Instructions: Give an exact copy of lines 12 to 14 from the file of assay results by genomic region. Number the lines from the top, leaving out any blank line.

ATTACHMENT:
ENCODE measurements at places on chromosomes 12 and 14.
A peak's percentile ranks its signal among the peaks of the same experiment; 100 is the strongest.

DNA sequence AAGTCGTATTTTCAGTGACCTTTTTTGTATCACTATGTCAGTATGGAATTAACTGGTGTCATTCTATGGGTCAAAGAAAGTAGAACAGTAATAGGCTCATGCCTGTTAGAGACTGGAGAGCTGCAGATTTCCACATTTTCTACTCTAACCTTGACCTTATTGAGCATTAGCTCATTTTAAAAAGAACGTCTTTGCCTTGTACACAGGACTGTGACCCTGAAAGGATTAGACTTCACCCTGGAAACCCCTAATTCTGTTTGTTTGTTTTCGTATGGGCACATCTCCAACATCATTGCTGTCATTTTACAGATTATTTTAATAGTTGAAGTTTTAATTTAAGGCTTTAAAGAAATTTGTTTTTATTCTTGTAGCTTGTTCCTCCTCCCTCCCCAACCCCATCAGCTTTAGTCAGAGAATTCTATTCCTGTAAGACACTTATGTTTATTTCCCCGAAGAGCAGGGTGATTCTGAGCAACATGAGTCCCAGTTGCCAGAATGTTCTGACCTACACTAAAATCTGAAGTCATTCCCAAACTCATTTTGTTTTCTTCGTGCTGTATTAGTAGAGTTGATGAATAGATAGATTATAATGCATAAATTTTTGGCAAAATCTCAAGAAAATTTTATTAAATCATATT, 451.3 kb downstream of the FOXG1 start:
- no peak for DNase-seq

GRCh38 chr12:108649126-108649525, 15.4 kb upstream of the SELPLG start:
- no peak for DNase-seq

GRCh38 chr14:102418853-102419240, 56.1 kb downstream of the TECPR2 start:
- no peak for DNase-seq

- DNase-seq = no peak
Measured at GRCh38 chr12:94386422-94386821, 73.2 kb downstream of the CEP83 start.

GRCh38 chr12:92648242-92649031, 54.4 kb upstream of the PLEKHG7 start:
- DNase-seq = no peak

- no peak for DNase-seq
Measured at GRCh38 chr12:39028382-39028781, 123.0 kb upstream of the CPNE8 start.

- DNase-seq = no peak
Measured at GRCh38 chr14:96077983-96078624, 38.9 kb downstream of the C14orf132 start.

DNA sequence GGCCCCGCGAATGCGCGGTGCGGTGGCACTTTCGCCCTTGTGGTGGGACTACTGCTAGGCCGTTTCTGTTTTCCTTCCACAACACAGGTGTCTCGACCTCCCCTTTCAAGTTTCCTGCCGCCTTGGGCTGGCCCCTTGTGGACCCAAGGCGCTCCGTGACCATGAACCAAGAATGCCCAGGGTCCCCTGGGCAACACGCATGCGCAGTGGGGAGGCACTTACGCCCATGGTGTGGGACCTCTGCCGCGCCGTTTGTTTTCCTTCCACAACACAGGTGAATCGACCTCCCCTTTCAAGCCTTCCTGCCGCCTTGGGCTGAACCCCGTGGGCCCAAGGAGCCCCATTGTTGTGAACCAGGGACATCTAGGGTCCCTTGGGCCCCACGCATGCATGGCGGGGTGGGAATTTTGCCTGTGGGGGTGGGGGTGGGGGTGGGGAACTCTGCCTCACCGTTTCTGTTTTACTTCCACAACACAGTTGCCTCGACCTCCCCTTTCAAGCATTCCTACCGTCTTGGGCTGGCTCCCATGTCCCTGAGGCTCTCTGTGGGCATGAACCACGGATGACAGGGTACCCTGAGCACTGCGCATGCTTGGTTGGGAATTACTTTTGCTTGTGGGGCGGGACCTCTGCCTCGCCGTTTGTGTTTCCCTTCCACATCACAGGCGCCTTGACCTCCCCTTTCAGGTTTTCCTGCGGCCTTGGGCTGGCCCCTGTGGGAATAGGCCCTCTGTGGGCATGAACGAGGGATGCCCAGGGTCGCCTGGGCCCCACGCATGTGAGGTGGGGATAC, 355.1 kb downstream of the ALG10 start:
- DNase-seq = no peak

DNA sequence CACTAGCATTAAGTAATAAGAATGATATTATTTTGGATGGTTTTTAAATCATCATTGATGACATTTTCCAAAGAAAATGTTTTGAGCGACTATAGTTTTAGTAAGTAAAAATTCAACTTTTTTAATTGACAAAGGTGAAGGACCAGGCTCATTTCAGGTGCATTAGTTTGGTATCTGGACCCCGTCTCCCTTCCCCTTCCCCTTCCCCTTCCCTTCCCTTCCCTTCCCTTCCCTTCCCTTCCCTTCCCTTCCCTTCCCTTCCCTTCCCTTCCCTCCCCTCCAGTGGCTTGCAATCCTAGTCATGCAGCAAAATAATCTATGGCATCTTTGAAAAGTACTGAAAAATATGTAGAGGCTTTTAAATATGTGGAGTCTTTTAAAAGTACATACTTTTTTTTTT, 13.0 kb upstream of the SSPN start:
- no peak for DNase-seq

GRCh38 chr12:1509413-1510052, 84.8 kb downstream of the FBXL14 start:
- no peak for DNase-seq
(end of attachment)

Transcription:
- DNase-seq = no peak

- no peak for DNase-seq
Measured at GRCh38 chr12:39028382-39028781, 123.0 kb upstream of the CPNE8 start.